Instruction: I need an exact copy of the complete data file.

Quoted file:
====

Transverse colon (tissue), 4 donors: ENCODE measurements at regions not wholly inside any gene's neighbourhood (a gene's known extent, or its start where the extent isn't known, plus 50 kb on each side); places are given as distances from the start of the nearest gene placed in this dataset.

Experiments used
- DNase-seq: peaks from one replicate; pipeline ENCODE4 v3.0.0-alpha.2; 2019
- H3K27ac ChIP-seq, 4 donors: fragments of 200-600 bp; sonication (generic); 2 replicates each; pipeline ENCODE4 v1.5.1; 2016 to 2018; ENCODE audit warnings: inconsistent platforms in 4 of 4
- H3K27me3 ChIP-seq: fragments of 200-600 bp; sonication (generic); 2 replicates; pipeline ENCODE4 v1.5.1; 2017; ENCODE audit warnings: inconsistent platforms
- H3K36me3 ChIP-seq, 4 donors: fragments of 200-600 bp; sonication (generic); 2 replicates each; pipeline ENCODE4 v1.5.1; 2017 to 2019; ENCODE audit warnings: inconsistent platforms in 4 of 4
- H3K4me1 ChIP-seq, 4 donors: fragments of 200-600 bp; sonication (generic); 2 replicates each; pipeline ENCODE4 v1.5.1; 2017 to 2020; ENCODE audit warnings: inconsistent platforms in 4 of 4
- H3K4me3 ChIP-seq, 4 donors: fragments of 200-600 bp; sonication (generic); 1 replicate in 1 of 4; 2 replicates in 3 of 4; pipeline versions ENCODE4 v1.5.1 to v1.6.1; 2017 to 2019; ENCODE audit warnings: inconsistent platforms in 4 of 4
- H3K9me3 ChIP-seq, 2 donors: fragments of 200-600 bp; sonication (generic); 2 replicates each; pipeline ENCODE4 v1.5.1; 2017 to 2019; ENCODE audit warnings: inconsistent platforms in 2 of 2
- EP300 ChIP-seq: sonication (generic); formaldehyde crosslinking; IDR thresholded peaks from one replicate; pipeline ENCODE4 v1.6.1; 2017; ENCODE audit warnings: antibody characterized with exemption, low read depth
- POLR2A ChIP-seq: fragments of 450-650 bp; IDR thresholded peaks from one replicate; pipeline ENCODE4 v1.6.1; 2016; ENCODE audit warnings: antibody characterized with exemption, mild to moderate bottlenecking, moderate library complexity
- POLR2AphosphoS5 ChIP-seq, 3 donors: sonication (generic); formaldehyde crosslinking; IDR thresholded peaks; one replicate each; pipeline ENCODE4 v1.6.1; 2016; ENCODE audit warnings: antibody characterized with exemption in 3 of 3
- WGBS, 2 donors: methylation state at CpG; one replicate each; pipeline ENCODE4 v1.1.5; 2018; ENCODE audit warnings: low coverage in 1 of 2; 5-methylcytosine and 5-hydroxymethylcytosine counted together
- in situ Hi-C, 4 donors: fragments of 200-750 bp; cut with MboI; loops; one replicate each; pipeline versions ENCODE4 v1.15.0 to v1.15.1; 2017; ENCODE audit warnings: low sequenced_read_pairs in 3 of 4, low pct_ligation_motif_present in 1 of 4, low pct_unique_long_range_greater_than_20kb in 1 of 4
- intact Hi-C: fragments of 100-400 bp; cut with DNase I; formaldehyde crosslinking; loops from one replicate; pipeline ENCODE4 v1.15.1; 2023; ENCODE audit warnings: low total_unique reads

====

Transverse colon (tissue), 4 donors: ENCODE measurements at regions not wholly inside any gene's neighbourhood (a gene's known extent, or its start where the extent isn't known, plus 50 kb on each side); places are given as distances from the start of the nearest gene placed in this dataset.

Experiments used
- DNase-seq: peaks from one replicate; pipeline ENCODE4 v3.0.0-alpha.2; 2019
- H3K27ac ChIP-seq, 4 donors: fragments of 200-600 bp; sonication (generic); 2 replicates each; pipeline ENCODE4 v1.5.1; 2016 to 2018; ENCODE audit warnings: inconsistent platforms in 4 of 4
- H3K27me3 ChIP-seq: fragments of 200-600 bp; sonication (generic); 2 replicates; pipeline ENCODE4 v1.5.1; 2017; ENCODE audit warnings: inconsistent platforms
- H3K36me3 ChIP-seq, 4 donors: fragments of 200-600 bp; sonication (generic); 2 replicates each; pipeline ENCODE4 v1.5.1; 2017 to 2019; ENCODE audit warnings: inconsistent platforms in 4 of 4
- H3K4me1 ChIP-seq, 4 donors: fragments of 200-600 bp; sonication (generic); 2 replicates each; pipeline ENCODE4 v1.5.1; 2017 to 2020; ENCODE audit warnings: inconsistent platforms in 4 of 4
- H3K4me3 ChIP-seq, 4 donors: fragments of 200-600 bp; sonication (generic); 1 replicate in 1 of 4; 2 replicates in 3 of 4; pipeline versions ENCODE4 v1.5.1 to v1.6.1; 2017 to 2019; ENCODE audit warnings: inconsistent platforms in 4 of 4
- H3K9me3 ChIP-seq, 2 donors: fragments of 200-600 bp; sonication (generic); 2 replicates each; pipeline ENCODE4 v1.5.1; 2017 to 2019; ENCODE audit warnings: inconsistent platforms in 2 of 2
- EP300 ChIP-seq: sonication (generic); formaldehyde crosslinking; IDR thresholded peaks from one replicate; pipeline ENCODE4 v1.6.1; 2017; ENCODE audit warnings: antibody characterized with exemption, low read depth
- POLR2A ChIP-seq: fragments of 450-650 bp; IDR thresholded peaks from one replicate; pipeline ENCODE4 v1.6.1; 2016; ENCODE audit warnings: antibody characterized with exemption, mild to moderate bottlenecking, moderate library complexity
- POLR2AphosphoS5 ChIP-seq, 3 donors: sonication (generic); formaldehyde crosslinking; IDR thresholded peaks; one replicate each; pipeline ENCODE4 v1.6.1; 2016; ENCODE audit warnings: antibody characterized with exemption in 3 of 3
- WGBS, 2 donors: methylation state at CpG; one replicate each; pipeline ENCODE4 v1.1.5; 2018; ENCODE audit warnings: low coverage in 1 of 2; 5-methylcytosine and 5-hydroxymethylcytosine counted together
- in situ Hi-C, 4 donors: fragments of 200-750 bp; cut with MboI; loops; one replicate each; pipeline versions ENCODE4 v1.15.0 to v1.15.1; 2017; ENCODE audit warnings: low sequenced_read_pairs in 3 of 4, low pct_ligation_motif_present in 1 of 4, low pct_unique_long_range_greater_than_20kb in 1 of 4
- intact Hi-C: fragments of 100-400 bp; cut with DNase I; formaldehyde crosslinking; loops from one replicate; pipeline ENCODE4 v1.15.1; 2023; ENCODE audit warnings: low total_unique reads